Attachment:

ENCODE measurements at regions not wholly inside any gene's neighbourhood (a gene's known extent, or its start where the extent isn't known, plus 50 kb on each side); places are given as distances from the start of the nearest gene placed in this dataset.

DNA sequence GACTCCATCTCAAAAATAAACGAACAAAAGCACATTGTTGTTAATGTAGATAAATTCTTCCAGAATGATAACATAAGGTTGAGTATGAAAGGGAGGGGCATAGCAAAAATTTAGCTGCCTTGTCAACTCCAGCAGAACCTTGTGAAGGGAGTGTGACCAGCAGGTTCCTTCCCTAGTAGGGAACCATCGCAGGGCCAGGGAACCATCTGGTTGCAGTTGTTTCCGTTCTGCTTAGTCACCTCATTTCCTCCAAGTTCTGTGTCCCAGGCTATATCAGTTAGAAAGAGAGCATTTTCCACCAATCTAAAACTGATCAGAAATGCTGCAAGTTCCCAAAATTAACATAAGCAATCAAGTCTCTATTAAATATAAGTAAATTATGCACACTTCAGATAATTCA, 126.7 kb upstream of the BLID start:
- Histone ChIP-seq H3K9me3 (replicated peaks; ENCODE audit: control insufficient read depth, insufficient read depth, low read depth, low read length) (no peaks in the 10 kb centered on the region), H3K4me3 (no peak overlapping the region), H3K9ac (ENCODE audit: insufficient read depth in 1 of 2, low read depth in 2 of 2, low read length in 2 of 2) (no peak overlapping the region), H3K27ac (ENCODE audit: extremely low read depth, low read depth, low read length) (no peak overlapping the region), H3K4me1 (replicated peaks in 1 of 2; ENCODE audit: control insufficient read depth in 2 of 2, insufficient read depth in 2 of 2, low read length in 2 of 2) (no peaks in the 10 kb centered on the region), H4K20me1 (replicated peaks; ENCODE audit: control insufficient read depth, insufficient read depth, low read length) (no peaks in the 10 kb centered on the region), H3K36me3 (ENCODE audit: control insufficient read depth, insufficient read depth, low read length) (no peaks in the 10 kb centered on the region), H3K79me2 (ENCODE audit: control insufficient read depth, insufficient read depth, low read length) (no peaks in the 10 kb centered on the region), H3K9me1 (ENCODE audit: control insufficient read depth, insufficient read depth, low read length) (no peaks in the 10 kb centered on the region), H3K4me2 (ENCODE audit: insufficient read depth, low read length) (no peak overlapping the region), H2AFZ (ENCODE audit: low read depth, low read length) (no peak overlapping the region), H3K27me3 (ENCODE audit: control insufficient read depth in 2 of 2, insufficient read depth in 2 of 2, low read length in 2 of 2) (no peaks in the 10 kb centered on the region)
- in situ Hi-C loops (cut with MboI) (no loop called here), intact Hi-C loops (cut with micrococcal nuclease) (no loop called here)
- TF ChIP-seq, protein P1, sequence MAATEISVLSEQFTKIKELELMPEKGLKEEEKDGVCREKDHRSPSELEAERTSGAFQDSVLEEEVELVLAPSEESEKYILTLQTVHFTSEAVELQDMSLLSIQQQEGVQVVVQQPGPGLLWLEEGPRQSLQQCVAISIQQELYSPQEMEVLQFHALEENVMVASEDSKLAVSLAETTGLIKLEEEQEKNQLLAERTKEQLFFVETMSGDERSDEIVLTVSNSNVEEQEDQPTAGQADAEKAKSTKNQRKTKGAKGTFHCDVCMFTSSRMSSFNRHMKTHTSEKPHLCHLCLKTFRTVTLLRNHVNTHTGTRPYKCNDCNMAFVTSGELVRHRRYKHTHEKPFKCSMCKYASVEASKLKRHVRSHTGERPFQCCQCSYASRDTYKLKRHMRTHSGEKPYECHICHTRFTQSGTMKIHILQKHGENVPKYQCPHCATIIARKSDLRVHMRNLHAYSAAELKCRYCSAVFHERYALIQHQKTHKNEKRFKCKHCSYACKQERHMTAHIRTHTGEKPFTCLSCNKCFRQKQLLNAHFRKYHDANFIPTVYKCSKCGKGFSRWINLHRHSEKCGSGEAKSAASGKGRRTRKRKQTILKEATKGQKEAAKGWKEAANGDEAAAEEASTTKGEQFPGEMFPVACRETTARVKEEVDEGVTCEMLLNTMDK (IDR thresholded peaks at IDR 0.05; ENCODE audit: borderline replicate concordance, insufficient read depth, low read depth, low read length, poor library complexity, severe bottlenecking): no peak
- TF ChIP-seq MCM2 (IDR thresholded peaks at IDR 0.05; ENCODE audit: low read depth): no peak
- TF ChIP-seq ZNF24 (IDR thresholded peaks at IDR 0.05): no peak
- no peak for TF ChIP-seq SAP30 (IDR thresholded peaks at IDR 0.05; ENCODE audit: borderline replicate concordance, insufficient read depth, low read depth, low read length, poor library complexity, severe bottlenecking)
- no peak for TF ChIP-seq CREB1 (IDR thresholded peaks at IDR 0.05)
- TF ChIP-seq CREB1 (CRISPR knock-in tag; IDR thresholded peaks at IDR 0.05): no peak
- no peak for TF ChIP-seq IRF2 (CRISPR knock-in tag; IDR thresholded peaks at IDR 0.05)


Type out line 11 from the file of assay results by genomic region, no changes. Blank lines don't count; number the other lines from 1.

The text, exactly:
- no peak for TF ChIP-seq IRF2 (CRISPR knock-in tag; IDR thresholded peaks at IDR 0.05)